Navigating Various State Immigration Laws
Immigration Tangle: State and local governments are spawning a patch work of laws and local ordinances to deal with illegal immigrants; they create a dilemma for businesses, especially those with operations in multiple jurisdictions.
By Elizabeth Grey Morrison
Date Posted: 9/1/2008
Even as the U.S. Congress refuses to address illegal immigration, state and local governments continue to be active in dealing with the issue. This trend is creating interesting dilemmas for companies in the forest products industry, especially companies that operate in different jurisdictions.
According to the National Conference of State Legislatures, 175 laws and resolutions have been enacted in 39 state legislatures. Generally, these laws cover changes to enforcement, employment, or identification document policies.
Law enforcement bills include sanctions that would authorize the state attorney to negotiate enforcement of federal immigration laws. Several bills would penalize the transportation or harboring of unauthorized immigrants. A number of bills also require law enforcement personnel to determine the immigration status of arrested or jailed non-citizens. Other bills relate to “sanctuary cities” for unauthorized immigrants and affect bail regulations for unauthorized aliens.
Employment law includes employer regulations for hiring unauthorized workers and addresses the use of federal employment eligibility verification systems by public agencies, private employers and state contractors. Other new laws cover immigrants’ unemployment compensation, identify theft legislation regarding employment, and wage withholding for non-resident aliens.
New laws on identification documents would create stricter guidelines with regard to residential status and proof of legal status in obtaining an ID or a driver’s license. Some bills would provide for certain non-citizens or unauthorized residents to obtain driving certificates, while others concern penalties and procedures for uninsured drivers or drivers charged with DUIs.
While many bills have been passed concerning immigration, there are 41 state laws and resolutions listed in Table 1 that relate to immigration law or general hiring practices. Listed alphabetically by state, the chart includes the date on which the bills were passed as well as a general summary of each law or resolution. For a complete list of recent state laws and resolutions dealing with immigration or for more information about the laws listed on the chart, visit http://www.ncsl.org/print/press/immigration legislationreport.pdf.
Wood-Mizer Products of Indianapolis, Ind., the largest portable sawmill manufacturer in the world, is no stranger to navigating various state laws. With over 600 employees worldwide, the company has an established system for handling compliance issues, operating out of six states:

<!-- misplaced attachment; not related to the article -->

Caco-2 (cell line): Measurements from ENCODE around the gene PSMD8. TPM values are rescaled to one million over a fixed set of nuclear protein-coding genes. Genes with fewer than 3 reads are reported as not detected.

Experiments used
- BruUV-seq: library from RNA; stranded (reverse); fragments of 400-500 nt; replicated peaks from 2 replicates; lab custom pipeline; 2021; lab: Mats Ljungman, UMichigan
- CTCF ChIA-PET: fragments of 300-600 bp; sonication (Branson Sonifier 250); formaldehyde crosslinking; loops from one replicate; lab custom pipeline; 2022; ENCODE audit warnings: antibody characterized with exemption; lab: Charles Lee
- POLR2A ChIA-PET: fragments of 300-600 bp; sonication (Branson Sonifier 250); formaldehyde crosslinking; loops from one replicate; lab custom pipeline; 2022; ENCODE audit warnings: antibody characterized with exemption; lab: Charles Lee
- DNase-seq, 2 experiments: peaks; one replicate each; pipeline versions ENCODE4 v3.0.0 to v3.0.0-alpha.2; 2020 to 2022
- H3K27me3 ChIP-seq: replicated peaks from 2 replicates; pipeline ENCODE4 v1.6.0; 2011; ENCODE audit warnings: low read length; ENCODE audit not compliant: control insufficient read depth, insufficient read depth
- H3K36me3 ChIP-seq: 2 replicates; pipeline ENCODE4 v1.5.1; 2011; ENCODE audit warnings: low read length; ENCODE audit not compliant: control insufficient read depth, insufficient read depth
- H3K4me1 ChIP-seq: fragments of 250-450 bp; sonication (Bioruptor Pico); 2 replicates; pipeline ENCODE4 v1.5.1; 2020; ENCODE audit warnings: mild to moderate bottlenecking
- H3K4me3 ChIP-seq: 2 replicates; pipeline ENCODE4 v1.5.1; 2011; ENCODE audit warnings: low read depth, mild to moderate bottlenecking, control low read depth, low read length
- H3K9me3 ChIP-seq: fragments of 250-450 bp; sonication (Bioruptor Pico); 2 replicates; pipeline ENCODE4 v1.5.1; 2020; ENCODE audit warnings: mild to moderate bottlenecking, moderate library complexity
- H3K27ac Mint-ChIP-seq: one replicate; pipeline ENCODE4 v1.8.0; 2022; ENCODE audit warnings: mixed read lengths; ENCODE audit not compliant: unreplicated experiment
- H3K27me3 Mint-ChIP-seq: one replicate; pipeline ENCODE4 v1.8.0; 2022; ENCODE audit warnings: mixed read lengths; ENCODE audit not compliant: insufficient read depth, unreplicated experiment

Angie Danner, Wood-Mizer’s vice president of human resources, said that one strategy to being compliant is to monitor no-match letters from the Social Security Administration (SSA). Danner said Wood-Mizer has received a few of these letters, and while no one was ever threatened with job loss, the issue was addressed with the employees in question. Tellingly, in every case, the same employees would stop coming to work the next day.
In addition to monitoring no-match letters, Wood-Mizer also uses E-Verify, a Web-based work authorization software that uses data from the Department of Homeland Security (DHS) and the SSA. Danner said Wood-Mizer’s attorney recommended using the service, believing that it would be in the company’s best interest. Although they are new users, Danner said that she is not aware of the company receiving any no-match letters from the SSA since it started using the service.
Another good way to ensure compliance is to have a good relationship with an attorney familiar with state laws. However, if you don’t want to spend $100 every time you have to ask a question, Danner recommended utilizing the Society for Human Resource Management. Charging only a yearly membership fee, Danner said this resource is both full of information and economically feasible.
“I have been in human resources for 20 years, and I use it just about every week,” Danner said. “It’s just a great resource, and again your yearly membership fee is your only expense.”
The Society for Resource Management publishes a monthly magazine, HR Magazine, and also has a wealth of human resource information on its Web site at http://www.shrm.org/.
For those who are new to human resources, Danner suggested that they enroll in a HR certificate program. Having gone through a program at
While companies can have the best intentions when hiring, no one is completely immune to the possibility of mistakenly hiring someone who is not authorized to work in the country. Differing state and local laws make compliance tough for companies that operate in multiple jurisdictions. However, by utilizing these strategies, you can reduce your risk and better ensure your various offices are compliant.
HR Strategies for Companies with Employees in Multiple States:
• Monitor no-match letters.
• Use a verification service such as E-Verify.
• Have a good relationship with an experienced labor law attorney.
• Utilize the Society for Human Resource Management (http://www.shrm.org/).
• Enroll in an HR certificate program.
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